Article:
John R. Bolton, the former White House national security adviser, said on Monday that he was willing to testify at President Trump's impeachment trial if subpoenaed. "I have concluded that, if the Senate issues a subpoena for my testimony, I am prepared to testify," Mr. Bolton said in a statement on his website.

Guy Benson got reaction on this significant development from Senator John Cornyn (R-TX).

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Guy Benson: We begin the program with U.S. Senator John Cornyn, a Republican of Texas, who joins me now. Senator, great to have you back.

Sen. Cornyn: Thanks, guy. Happy New Year.

Guy Benson: Happy New Year to you. Let's start with impeachment. I want to get to Iran as well. But there was a significant development today. Former National Security Adviser John Bolton, who we know, of course, around here at Fox, pretty well put out a statement saying that after weighing all of the issues, he has, quote, concluded that if the Senate issues a subpoena for my testimony, I am prepared to testify. He is one of those witnesses that we've heard Democrats talking about. The House didn't bother to subpoena him. But I think there could be some merit to hearing what he has to say. What are your thoughts on that development involving John Bolton? Should he testify?

Sen. Cornyn: Well, I think it's entirely likely that his testimony would be helpful to the president, because it would identify basically a foreign policy dispute which is reserved to the president under the Constitution, is really his sole authority as a as a basis for impeachment for this. Now, the third time in American history. So he could. It could well be beneficial. And as to the second count, which is obstruction, you'll recall that the Adam Schiff did say he was wanted to subpoena Ambassador Bolton. But when Ambassador Bolton said he wanted a court to instruct him whether to comply with the subpoena or whether to invoke executive privilege, as the White House had insisted that he'd look to the court for guidance and Adam Schiff dropped it like a hot potato. So I don't know how this would come out the way I read the ambassador's offer. He didn't say what he was testimony would be, but he would respond to the subpoena. And I would expect anyone who was subpoenaed by the vote of 51 senators to respond. But what their testimony actually turns out to be, that's another matter.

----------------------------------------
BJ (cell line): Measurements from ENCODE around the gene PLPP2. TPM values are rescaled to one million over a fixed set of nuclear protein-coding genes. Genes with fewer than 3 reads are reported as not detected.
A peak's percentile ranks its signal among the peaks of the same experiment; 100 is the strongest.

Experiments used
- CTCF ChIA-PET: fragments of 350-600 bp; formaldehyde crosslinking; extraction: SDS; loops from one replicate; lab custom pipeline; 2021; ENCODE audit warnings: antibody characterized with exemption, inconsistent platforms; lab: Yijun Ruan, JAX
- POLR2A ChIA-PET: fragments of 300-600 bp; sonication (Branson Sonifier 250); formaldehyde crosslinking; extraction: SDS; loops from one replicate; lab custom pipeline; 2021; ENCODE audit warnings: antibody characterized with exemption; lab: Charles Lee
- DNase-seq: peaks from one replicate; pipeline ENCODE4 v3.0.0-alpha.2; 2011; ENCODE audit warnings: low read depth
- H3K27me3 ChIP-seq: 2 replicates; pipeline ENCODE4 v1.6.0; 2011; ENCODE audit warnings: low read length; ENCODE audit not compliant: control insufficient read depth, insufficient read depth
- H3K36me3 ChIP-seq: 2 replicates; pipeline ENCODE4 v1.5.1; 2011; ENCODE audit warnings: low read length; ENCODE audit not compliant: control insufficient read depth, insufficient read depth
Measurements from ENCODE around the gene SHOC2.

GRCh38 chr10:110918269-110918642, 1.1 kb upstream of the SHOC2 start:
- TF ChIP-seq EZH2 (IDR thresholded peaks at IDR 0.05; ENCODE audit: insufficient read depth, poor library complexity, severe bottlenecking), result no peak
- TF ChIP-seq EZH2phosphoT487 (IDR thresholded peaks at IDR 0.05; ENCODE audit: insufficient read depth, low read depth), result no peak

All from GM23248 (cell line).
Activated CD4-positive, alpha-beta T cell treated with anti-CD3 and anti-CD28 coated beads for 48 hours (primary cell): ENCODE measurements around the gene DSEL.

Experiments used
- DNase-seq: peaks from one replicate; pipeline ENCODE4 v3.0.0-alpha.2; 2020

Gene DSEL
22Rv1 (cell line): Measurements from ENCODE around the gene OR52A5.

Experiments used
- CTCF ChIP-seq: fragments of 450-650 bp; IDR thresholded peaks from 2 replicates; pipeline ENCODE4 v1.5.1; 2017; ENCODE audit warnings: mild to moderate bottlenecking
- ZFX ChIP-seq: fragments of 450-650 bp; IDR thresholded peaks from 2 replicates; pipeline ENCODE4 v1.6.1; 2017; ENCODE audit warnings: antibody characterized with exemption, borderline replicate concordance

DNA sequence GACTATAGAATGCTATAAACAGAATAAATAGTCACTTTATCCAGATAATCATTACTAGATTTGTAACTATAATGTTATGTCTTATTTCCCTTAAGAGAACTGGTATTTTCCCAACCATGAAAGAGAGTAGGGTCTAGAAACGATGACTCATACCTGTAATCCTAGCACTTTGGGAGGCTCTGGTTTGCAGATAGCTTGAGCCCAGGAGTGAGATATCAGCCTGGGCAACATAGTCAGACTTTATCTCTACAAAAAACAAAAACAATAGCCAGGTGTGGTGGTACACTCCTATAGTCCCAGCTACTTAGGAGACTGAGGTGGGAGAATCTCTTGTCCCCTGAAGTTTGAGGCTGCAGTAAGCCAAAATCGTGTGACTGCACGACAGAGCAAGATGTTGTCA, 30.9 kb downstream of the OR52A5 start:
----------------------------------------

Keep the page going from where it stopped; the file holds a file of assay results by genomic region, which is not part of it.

Guy Benson:  Would you vote in favor of hearing from John Bolton if there was a vote on that subpoena, whether it's, let's say, in your one of your committees, the Judiciary Committee of Chairman Graham decided, OK, let's do it under our auspices or whether it was the full Senate. Do you personally support hearing from John Bolton in this process?

Sen. Cornyn: Well, I would want to know what he has to offer that would help illuminate the issues. The two articles of impeachment that have been issued by the House of Representatives, that would be that would define the scope of any Senate trial. But I think it really is a is an admission by the House, in essence, that in the Senate Democrats that they believe that the basis the 17 witnesses who did testify in the House and the record that they develop there are really inadequate in order to make their case in the Senate. So they're looking for anything and everything, including additional witnesses, in order to bolster that case in the Senate, because they know what they've got so far isn't really sufficient to get the job done.